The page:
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Sartre and Atheism: An Introduction to the Round-Table Discussion of Ronald Aronson’s Living Without God

Adrian van den Hoven

While reading Ron Aronson’s illuminating guide to the secular life, it struck me that, given the context, an exploration of the topic of Sartre and atheism was very much in order.

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Notice Board

The Notice Board seeks to publicise all matters relating to Sartre scholarship, most importantly publications, but also higher degrees (in progress or completed), forthcoming seminars and conferences. We are also pleased to publish conference reports and other Sartre news.

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Beauvoir, Kinsey, and Mid-Century Sex

Judith G. Coffin

This essay considers the near simultaneity of The Second Sex and Alfred C. Kinsey's reports on sexual behavior. It shows how reviewers in both France and the United States paired the studies; it asks how that pairing shaped the reception of The Second Sex; and it situates the studies in their larger historical context—a moment in which sexuality commanded new and much broader attention. An ever-widening number of disciplines, institutions, sectors of mass culture, and representatives of an expanding consumer economy (from studies of the authoritarian personality or juvenile delinquency to advertising) insisted that sexuality was key to their concerns and enterprises. The ways in which sexuality might be understood multiplied—to the point where an allencompassing notion of “sex” collapsed, giving way, eventually, to a plurality of terms: sexuality, sex roles, and gender.

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Biographers of Paris

Cultural Approaches to the Modern City

Victoria E. Thompson

Hollis Clayson, Paris in Despair: Art and Everyday Life under Siege (1870-71) (Chicago: The University of Chicago Press, 2002).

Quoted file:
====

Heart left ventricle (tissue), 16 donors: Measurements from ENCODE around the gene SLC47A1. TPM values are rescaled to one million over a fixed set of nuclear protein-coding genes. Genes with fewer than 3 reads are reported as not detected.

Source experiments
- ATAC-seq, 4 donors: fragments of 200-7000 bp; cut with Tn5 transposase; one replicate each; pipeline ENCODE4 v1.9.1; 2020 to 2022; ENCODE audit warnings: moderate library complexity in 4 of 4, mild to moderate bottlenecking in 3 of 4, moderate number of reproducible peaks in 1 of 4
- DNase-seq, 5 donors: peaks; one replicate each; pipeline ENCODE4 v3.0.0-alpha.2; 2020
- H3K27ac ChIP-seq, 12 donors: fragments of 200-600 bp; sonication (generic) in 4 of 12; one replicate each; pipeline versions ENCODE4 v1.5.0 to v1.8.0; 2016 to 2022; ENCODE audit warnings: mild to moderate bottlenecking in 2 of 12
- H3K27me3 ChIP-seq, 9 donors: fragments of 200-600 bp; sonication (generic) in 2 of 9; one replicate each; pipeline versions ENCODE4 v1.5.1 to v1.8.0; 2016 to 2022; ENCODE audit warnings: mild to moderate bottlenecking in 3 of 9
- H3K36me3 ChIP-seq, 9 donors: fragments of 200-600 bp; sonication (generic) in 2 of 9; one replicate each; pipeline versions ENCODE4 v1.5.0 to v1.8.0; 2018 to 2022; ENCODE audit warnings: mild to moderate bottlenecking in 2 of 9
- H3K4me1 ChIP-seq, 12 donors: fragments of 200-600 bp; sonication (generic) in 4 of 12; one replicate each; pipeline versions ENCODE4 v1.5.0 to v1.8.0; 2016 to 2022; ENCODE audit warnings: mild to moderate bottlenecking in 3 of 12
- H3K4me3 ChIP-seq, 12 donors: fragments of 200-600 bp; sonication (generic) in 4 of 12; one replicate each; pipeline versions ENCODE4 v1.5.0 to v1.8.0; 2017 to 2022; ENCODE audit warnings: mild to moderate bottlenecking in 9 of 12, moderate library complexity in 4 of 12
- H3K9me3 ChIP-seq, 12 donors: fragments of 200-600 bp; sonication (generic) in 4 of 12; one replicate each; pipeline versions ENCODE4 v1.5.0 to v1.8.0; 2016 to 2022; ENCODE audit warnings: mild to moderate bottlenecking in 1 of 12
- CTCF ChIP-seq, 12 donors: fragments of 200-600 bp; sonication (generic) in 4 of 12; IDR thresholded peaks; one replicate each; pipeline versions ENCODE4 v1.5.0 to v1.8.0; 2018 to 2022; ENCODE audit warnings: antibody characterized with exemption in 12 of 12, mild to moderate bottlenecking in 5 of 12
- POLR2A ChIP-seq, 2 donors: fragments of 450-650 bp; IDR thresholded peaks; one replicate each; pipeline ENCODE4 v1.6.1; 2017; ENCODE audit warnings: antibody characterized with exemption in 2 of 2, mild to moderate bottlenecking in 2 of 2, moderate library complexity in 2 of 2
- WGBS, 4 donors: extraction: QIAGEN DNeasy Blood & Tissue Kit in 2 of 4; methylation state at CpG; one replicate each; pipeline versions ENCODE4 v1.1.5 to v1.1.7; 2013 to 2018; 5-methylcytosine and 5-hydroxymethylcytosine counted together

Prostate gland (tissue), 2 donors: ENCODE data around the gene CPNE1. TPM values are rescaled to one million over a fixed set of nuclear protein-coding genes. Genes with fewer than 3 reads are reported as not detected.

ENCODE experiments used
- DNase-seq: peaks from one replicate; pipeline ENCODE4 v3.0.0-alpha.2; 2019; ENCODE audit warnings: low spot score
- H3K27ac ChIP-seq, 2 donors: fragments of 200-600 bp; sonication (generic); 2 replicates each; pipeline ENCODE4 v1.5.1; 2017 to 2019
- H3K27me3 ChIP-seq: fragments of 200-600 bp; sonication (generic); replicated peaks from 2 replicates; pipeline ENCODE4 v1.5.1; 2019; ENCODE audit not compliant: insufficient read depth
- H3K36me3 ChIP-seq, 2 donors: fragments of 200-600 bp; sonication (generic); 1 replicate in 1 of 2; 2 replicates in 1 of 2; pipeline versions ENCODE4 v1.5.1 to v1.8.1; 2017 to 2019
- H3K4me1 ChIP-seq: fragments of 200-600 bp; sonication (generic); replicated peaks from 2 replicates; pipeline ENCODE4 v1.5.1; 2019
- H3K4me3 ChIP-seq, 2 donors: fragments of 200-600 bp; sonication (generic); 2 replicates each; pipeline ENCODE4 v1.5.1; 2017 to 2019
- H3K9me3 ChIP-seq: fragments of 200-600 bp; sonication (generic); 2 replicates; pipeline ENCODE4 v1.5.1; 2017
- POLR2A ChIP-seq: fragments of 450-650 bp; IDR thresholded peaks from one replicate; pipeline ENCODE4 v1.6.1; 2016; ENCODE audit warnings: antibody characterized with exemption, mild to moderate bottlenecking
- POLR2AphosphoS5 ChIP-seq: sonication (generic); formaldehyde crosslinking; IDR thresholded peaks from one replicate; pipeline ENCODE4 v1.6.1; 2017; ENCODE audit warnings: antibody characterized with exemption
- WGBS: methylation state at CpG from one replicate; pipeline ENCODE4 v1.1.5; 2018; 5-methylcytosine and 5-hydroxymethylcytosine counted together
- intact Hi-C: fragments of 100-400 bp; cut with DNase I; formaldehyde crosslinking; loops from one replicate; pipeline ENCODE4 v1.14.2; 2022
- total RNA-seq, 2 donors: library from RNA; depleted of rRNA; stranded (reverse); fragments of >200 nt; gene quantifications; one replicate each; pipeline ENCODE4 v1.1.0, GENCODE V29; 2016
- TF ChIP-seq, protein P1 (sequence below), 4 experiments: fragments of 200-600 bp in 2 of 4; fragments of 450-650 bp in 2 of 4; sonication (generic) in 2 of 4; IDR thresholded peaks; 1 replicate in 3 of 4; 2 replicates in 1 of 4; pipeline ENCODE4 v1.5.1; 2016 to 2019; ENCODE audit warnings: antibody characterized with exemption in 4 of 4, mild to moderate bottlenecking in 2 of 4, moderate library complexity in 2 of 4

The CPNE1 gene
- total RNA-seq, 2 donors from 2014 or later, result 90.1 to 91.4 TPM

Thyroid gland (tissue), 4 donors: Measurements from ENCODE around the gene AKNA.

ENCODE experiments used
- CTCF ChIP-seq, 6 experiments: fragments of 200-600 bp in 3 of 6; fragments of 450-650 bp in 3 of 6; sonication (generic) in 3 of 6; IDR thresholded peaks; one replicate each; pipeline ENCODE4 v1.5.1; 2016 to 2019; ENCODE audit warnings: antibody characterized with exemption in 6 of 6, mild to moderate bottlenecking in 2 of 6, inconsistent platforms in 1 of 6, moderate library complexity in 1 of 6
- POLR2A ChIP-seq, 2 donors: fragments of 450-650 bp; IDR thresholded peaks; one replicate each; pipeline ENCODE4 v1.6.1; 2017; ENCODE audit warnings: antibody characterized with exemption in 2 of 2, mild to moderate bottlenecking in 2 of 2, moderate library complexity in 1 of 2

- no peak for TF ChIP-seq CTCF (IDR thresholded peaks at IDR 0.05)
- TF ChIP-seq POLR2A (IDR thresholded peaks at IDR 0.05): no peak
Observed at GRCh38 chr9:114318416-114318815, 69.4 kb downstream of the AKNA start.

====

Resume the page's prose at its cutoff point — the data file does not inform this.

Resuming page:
Mary Gluck, Popular Bohemia: Modernism and Urban Culture in Nineteenth-Century Paris (Cambridge, MA: Harvard University Press, 2005).

Patrice Higonnet, Paris: Capital of the World, translated by Arthur Goldhammer (Cambridge, MA: Harvard University Press, 2002).

Alistair Horne, Seven Ages of Paris: Portrait of a City (London: Macmillan, 2002).

Colin Jones, Paris: The Biography of a City (New York: Viking, 2004).

Nicholas Papayanis, Planning Paris before Haussmann (Baltimore: The Johns Hopkins University Press, 2004).

Pierre Pinon, Paris, biographie d’une capitale (Paris: Hazan, 1999).

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Book Reviews

Alice L. Conklin Les Enfants de la colonie: Les métis de l’Empire français entre sujétion et citoyenneté by Emmanuelle Saada

Jason Earle Surrealism and the Art of Crime by Jonathan P. Eburne

Paul Jankowski Reconciling France against Democracy: The Croix de Feu and the Parti Social Français, 1927–1945 by Sean Kennedy

Jean-Philippe Mathy French Theory: How Foucault, Derrida, Deleuze, & Co. Transformed the Intellectual Life of the United States by François Cusset

David Lepoutre La France a peur. Une histoire sociale de l'« insécurité » by Laurent Bonelli

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The Death of Maternity?

Simone de Beauvoir's A Very Easy Death

Christie McDonald

Contrasting the view of motherhood in Simone de Beauvoir's The Second Sex with the description of her mother's illness and death in A Very Easy Death, this essay examines the revelation of feelings previously unexplored in the relationship to her mother. Faced with a life-shattering experience, Beauvoir revisits issues not only about motherhood and maternity from her philosophical and sociological study, but her own feelings about her mother and disturbing ways in which doctors and families withheld knowledge from the dying in the mid-twentieth century.

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Ethics and Violence

Simone de Beauvoir, Djamila Boupacha, and the Algerian War

Judith Surkis

This article situates Simone de Beauvoir's involvement in the case of Djamila Boupacha, an FLN militant who was tortured by the French Army in 1960, in the context of the repeated revelations of torture in course of the Algerian War. Drawing on Beauvoir's writings on ethics and other contemporary denunciations of torture, the essay illuminates how Beauvoir worked to overcome wide-spread public “indifference.” By focusing public attention on the Army's sexually degrading treatment of Boupacha, Beauvoir figured torture as a source of feminine and feminizing national shame.